Cost: One regular pad is around $15, which means it’s expensive to start out, but in the long term it’s a lot more economical than disposable products.

It was an interesting experience but I felt much better after those few days of bleeding, knowing I had taken better care of myself and the earth. For now, I will stick to the night ones and look at other options for day use. Darcy Morgan’s post, The uterus owner’s guide to reusable menstrual products on Honi Soit is a great read for reviews of other reusable products.

I forgot to take photos of the washing process, but I will next time!

Sustainable eating: Alternatives to Cow’s Milk

Shelley Cheng

This piece will be a part of my series on sustainable eating.
[CN: animal cruelty]

Our dietary choices not only affect our health, but also the health of our environment.
Energy and water usenative habitat cut down for crops and grazing, and emissions that exacerbate climate change, are just some of the profound effects agriculture has on Earth. And, there are more and more mouths to feed.” (x)

Eating sustainably, considering where and how our food is produced, could be of benefit to not only the animals we eat, our health and the environment.

The treatment of dairy cows

Since morality is a matter of opinion, I won’t go into whether killing animals in order to eat them is morally wrong. I will focus more on the way the animals are treated in order to keep up with human consumption.

We are often fed with images of cows grazing in huge clearings or the happy Aussie farmer milking a cow in the open. But this is far from reality. The practices of the dairy industry are adapted to meet the huge, year-round demand.

Cows, like many other female mammals, only lactate when they’re pregnant. To “solve” this issue, the cows are continuously impregnated (x). To summarise the process:

  1. A person jacks off a bunch of bulls by hand or with an electro-ejaculator;
  2. Their semen is collected,
  3. Then tubed or fisted into a cow confined in a rack.
  4. When the calf is born, it gets locked up to prevent it from drinking its mother’s milk.
  5. If the calf is male, its throat is slit and it is sold as veil. If it’s a female, it’s raised to be a dairy cow.
  6. When a dairy cow is too emotionally and physically exhausted from being exploited, they are dragged out and sold as beef.

Being kept pregnant their whole life leads to issues like: premature aging, exhaustion and mastitis – inflammation or infection of the utter. The average life-expectancy of a diary cow is four to five years, while a non-dairy cow is expected to live up to 25 years. While it’s not killing the animal, it is prolonged suffering and doesn’t really benefit humans.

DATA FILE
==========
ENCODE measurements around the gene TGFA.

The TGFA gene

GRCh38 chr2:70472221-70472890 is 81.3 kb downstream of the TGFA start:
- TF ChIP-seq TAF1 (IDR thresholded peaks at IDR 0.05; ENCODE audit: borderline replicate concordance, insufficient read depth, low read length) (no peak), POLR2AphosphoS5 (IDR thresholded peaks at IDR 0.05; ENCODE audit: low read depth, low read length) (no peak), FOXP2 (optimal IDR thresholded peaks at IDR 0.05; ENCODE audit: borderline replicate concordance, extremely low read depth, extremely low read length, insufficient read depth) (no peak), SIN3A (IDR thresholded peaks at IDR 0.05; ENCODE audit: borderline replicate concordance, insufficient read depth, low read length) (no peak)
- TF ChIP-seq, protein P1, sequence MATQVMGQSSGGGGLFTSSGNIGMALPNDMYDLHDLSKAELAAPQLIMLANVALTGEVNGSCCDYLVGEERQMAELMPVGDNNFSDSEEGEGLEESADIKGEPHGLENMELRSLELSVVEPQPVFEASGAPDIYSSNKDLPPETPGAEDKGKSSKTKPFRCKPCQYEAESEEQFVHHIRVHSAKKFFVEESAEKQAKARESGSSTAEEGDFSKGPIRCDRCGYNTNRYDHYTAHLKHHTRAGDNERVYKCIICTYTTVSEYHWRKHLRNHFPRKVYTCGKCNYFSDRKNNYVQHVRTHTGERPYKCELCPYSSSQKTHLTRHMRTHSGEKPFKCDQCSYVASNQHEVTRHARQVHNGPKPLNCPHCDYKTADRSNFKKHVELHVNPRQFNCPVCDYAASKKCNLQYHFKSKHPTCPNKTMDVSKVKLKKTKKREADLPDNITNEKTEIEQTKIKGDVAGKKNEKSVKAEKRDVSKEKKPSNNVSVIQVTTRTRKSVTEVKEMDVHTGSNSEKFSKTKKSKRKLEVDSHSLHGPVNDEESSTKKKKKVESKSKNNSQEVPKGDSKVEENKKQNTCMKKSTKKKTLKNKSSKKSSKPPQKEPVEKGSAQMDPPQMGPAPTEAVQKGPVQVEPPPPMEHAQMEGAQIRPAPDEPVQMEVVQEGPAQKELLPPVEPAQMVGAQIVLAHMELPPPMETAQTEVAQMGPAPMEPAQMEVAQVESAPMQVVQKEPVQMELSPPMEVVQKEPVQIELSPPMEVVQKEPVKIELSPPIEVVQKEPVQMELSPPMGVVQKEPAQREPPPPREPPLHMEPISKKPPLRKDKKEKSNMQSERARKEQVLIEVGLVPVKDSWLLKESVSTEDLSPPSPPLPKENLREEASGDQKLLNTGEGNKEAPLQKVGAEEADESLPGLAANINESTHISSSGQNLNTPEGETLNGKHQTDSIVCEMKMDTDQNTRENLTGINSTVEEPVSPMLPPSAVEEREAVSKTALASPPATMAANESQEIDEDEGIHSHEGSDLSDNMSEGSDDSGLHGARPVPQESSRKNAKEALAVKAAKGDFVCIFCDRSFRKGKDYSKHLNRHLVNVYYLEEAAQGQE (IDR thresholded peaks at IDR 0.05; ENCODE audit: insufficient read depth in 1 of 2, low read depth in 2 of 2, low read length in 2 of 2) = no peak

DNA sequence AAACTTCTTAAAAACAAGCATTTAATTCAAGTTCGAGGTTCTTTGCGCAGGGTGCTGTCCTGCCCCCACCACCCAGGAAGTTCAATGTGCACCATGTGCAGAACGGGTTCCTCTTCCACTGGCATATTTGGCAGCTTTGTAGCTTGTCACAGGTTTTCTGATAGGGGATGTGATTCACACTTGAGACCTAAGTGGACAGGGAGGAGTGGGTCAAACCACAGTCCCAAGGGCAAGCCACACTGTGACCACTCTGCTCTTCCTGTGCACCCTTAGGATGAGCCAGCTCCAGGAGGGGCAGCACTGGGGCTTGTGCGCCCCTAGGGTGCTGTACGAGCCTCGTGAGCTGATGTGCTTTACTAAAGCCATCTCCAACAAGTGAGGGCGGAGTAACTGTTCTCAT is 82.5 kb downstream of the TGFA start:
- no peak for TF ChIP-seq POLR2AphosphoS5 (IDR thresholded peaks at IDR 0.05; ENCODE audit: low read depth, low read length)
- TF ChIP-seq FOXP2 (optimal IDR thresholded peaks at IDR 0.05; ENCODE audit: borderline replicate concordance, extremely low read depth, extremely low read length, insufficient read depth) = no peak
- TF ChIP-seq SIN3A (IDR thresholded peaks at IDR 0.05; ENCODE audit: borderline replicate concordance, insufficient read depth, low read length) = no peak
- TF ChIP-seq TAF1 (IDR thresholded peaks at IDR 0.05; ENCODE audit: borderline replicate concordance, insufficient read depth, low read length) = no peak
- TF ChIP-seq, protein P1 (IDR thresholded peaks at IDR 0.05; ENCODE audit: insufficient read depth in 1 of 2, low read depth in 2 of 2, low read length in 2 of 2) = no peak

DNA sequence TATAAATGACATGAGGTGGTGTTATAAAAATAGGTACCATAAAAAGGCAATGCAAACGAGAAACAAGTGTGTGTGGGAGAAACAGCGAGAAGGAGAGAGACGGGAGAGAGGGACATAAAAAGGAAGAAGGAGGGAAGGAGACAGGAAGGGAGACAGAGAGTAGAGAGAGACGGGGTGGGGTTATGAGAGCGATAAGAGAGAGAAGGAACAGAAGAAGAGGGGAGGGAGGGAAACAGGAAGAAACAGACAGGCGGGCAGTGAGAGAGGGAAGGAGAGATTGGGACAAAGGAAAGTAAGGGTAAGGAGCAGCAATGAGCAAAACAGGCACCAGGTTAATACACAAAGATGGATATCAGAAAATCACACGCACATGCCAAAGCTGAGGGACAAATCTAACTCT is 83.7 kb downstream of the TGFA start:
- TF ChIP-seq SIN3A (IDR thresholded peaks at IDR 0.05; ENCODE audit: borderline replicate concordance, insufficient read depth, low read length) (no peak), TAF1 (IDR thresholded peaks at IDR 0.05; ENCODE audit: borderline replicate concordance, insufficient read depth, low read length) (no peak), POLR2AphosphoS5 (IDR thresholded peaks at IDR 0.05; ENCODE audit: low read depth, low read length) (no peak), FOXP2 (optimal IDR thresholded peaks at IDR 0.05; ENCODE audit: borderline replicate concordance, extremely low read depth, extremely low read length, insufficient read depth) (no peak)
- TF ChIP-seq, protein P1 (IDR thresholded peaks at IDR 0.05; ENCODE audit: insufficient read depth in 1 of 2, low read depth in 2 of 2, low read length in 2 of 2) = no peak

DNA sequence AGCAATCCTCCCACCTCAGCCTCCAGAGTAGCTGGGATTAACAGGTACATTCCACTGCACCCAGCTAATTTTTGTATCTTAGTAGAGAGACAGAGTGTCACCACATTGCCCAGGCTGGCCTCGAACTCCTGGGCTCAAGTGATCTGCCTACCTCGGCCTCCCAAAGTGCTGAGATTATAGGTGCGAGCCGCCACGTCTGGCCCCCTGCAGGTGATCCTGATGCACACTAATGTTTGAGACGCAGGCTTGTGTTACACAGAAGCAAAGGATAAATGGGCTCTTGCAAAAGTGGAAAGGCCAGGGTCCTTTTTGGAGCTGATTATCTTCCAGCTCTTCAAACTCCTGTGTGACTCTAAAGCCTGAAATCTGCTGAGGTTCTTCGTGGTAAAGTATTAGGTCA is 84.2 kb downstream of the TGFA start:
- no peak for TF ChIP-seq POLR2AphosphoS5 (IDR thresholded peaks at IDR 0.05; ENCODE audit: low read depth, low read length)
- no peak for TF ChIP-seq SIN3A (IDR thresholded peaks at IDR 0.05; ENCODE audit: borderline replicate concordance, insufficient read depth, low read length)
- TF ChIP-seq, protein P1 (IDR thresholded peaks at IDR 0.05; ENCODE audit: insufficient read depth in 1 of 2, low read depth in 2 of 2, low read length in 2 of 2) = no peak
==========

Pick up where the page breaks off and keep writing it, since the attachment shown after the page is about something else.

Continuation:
Cow’s milk may be detrimental to our health 

How does mastitis in dairy cows affect us? It means that pus and blood in our milk is common. It is processed but, not completely – in Australia, 400,000 somatic cells are allowed in every mL of milk. Delicious.

Cow’s milk is designed for baby cows, not humans – scientific studies have always proven this:

  1. Cow’s milk depletes the calcium from our bones
  2. Cow’s milk-drinkers have highest cases of bone fracture and osteoporosis
  3. 70 per cent of the population is lactose intolerant to varying degrees

So why do we keep drinking cow’s milk?  Consuming dairy is an idea deeply inseminated into our education, nutritional guides and media in general. Behind this is the dairy industry, paying for all these advertisements.

For most of history, cow’s milk was only a small part of a diet for a small number of people. Winter made it difficult to grow fruits and vegetables, so people drank cow’s milk to survive. During World War I, the U.S. government sent soldiers huge amounts of canned and powdered milk in effort to fight malnutrition. In response, farmers changed their practices to focus on dairy production. When the war ended and demand dried up, farmers were inevitably left with heaps of milk. (x)

The problem was that farmers invested too much time to shift away from large-scale, year-round round milk production. Instead of reducing production, they encouraged people to drink more. Milk producers got a boost from legislation that required meals to have a glass of milk. The Federal Government started buying up the surplus and encouraging multimillion-dollar companies like Dominos and Starbucks to engage in “milk partnerships”. It is no surprise then, that one slice of Dominos pizza has two thirds of the “daily recommended intake of dairy”. (x)